Paul Meier (statistician)

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Paul Meier
Born (1924-07-24)July 24, 1924
Newark, New Jersey, U.S.
Died August 7, 2011(2011-08-07) (aged 87)
New York City, New York, U.S.
Residence New York City, New York, U.S.
Alma mater Oberlin College
Known for Statistics, experimental design
Scientific career
Fields Statistician
Institutions Princeton
Johns Hopkins
Univ. Chicago
Doctoral advisor John Tukey

Paul Meier (July 24, 1924 – August 7, 2011)[1] was a statistician who promoted the use of randomized trials in medicine.[2][3] He is also known for introducing, with Edward L. Kaplan, the Kaplan–Meier estimator,[4][5] a tool for measuring how many patients survive a medical treatment.[6]



  1. ^ Hevesi, Dennis (August 12, 2011), "Paul Meier, Statistician Who Revolutionized Medical Trials, Dies at 87", The New York Times 
  2. ^ David Brown (August 10, 2011). "Paul Meier, biostatistician and co-inventor of a famous graph, dies at 87". Washington Post.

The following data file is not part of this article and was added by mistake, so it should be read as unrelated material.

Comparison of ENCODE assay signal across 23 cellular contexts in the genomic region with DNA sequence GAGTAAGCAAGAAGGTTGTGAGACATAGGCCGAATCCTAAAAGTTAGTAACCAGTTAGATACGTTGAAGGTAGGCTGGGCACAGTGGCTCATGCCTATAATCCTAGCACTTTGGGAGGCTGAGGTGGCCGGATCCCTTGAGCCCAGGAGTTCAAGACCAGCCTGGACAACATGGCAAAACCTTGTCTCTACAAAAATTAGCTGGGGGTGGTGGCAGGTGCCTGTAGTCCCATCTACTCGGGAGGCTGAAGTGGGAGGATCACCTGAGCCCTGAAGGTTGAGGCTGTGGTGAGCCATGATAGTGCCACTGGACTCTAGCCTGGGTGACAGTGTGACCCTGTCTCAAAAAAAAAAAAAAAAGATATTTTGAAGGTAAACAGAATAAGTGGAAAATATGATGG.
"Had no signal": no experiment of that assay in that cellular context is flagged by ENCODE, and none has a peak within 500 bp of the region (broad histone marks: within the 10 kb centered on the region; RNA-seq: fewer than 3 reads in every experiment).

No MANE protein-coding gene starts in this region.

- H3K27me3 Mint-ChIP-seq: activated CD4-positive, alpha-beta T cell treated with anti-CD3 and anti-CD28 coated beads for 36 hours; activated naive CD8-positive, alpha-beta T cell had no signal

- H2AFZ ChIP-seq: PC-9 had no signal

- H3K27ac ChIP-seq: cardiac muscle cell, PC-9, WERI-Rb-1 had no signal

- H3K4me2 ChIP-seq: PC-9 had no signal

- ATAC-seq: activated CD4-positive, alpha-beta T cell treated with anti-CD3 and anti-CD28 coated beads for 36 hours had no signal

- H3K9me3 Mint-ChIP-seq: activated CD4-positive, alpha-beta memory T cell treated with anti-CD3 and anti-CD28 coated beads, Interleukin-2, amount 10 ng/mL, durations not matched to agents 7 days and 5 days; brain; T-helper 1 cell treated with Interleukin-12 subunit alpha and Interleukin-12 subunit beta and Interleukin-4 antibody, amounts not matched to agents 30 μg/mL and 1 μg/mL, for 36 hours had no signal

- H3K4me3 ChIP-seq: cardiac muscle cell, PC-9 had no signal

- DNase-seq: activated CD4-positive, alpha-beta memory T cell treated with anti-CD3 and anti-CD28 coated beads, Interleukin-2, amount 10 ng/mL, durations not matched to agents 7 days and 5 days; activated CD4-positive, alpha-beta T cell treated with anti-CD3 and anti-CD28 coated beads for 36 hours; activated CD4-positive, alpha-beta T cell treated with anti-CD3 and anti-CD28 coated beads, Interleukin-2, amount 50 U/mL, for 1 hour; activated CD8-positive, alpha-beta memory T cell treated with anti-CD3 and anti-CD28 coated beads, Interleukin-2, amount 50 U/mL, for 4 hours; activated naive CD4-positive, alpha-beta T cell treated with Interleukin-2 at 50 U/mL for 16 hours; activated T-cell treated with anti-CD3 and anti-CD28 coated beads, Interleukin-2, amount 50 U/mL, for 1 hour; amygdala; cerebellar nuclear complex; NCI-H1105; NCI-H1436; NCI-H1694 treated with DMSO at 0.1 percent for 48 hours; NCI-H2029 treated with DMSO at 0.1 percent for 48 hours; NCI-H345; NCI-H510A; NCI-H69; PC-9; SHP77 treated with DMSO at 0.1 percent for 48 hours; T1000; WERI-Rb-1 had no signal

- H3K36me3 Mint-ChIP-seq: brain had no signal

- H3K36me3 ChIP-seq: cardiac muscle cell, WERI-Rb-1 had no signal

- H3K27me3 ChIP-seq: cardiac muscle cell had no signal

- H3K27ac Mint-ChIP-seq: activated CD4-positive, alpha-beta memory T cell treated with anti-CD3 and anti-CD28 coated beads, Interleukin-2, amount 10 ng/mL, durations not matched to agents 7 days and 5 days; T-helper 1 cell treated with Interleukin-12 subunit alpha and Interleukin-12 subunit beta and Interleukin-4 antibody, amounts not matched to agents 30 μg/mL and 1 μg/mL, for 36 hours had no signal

3. ^ "Paul Meier, Obituary". The Daily Telegraph. October 2, 2011. 
  4. ^ Kaplan, E. L.; Meier, P.: Nonparametric estimation from incomplete observations. J. Amer. Statist. Assn. 53:457–481, 1958. JSTOR 2281868
  5. ^ Kaplan, E.L. in a retrospective on the seminal paper in "This week's citation classic". Current Contents 24, 14 (1983).Available from UPenn as PDF.
  6. ^ Harry M Marks (2004), "A conversation with Paul Meier" (PDF), Clinical Trials, 1: 131–138, doi:10.1191/1740774504cn011xx 

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